Each of the above methods have disadvantages. The first is not secure since it can be overcome by unloading or otherwise disabling the resident workstation utility program. The first and second methods both use valuable workstation memory which reduces the memory space available in the workstation (for all applications in the case of the first method, and for each metered network program in the case of the second method). The third method usually results in an unfriendly and possibly fatal error message from the workstation operating system when execution is refused by the file server.
It is an object of the invention to provide an improved method of accessing files.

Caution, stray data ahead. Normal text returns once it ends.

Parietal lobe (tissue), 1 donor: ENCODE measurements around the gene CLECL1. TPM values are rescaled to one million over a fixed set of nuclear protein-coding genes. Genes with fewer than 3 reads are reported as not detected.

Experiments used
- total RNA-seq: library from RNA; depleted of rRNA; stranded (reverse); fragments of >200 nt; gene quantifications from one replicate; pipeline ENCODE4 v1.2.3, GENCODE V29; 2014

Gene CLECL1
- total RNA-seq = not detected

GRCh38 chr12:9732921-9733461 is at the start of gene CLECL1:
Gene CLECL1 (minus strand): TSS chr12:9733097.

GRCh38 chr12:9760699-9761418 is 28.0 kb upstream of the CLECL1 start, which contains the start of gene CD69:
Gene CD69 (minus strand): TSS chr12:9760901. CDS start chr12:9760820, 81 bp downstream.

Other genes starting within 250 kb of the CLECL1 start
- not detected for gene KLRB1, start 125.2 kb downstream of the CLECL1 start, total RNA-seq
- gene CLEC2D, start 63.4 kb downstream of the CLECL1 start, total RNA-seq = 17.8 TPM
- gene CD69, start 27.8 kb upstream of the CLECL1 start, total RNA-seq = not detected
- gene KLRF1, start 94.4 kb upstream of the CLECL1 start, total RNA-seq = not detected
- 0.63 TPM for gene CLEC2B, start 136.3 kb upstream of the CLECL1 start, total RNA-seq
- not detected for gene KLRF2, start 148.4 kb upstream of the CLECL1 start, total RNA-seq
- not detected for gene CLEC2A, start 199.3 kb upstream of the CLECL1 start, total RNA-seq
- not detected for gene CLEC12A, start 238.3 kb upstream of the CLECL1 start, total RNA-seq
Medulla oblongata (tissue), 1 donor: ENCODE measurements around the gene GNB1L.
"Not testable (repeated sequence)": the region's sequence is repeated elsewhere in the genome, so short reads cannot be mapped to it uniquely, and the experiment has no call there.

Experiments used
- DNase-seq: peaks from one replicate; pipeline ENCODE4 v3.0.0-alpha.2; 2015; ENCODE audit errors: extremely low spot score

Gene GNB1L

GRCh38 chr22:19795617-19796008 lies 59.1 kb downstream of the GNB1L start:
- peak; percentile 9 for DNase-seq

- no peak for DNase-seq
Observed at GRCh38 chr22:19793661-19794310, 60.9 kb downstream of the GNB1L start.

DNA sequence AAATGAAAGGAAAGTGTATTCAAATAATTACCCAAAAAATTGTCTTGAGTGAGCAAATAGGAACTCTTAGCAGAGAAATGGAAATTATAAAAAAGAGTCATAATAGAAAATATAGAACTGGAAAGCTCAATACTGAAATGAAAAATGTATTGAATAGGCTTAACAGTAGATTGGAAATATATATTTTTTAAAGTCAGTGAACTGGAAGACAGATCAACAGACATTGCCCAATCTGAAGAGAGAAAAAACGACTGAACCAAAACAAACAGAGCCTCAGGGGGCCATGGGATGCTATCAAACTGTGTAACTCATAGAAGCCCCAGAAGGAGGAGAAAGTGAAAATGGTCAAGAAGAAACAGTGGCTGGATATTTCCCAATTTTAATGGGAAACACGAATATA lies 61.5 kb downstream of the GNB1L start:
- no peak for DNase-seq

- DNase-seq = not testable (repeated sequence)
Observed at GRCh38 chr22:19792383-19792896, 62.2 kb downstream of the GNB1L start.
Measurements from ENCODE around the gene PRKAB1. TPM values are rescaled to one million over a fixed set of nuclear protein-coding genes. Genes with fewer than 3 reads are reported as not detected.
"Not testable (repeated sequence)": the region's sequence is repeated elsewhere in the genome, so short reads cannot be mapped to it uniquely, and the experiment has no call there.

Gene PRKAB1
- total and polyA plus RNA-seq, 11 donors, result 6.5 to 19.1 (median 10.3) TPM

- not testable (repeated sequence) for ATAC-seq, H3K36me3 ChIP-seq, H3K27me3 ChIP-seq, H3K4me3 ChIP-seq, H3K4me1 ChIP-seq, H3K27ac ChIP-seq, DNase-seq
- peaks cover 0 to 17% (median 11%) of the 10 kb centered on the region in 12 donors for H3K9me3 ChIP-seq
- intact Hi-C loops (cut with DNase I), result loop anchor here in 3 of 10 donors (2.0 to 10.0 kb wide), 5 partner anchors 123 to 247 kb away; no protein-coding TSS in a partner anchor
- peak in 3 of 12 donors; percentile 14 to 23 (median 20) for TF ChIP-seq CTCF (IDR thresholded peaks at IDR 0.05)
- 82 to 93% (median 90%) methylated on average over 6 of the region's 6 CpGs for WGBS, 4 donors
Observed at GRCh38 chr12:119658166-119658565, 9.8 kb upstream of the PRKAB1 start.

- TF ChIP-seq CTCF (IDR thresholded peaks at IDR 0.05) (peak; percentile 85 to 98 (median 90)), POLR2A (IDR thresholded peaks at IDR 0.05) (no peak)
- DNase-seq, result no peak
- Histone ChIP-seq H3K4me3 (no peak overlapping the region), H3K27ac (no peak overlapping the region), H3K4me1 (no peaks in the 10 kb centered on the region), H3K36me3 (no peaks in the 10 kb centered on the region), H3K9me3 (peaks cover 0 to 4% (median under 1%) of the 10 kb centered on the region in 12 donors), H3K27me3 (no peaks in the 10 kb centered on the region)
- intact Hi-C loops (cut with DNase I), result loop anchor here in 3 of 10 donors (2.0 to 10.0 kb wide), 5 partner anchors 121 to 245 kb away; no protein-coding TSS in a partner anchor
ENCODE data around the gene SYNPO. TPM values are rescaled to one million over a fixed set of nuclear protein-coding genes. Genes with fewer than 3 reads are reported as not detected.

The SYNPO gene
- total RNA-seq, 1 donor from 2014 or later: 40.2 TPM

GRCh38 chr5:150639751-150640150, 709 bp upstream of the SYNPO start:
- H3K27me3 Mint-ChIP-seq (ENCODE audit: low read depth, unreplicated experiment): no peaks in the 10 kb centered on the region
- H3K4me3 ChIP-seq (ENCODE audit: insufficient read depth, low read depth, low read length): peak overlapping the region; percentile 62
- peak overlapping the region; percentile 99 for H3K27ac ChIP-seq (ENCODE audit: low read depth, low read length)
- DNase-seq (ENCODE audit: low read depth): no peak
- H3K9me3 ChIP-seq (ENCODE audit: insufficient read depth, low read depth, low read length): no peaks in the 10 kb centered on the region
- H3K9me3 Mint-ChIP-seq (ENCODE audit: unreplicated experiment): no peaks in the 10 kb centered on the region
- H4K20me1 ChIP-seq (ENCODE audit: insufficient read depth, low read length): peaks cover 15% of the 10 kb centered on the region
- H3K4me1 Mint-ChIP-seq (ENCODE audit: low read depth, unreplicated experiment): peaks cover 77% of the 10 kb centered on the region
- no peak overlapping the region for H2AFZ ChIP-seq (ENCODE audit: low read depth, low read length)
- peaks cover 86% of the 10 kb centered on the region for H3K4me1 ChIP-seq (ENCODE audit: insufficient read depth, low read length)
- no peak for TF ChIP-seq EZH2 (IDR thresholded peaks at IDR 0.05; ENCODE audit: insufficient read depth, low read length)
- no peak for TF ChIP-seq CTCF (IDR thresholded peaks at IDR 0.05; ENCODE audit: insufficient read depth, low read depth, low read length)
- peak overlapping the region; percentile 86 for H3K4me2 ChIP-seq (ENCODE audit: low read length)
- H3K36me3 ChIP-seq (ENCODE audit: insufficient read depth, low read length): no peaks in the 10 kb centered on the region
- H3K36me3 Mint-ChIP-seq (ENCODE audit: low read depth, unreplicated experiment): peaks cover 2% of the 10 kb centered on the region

According to one aspect of the invention, there is provided a method of operating a computer system having memory means, a central processor for executing an operating system, and a storage means for storing a file, in which the operating system periodically executes a request to open the file stored in the storage means, wherein the method includes intercepting at the level of the operating system a file open request identifying a first file to be opened. The method further includes extracting from the file open request the identity of the first file, and then determining whether the identity of the first file should be replaced with the identity of a substitute file to be opened instead of the first file and, if it is determined that the identity should be so replaced, amending the request to replace the identity of the first with the identity of the substitute file. The file open request is then passed on for execution either amended or not amended according to the result of the determination.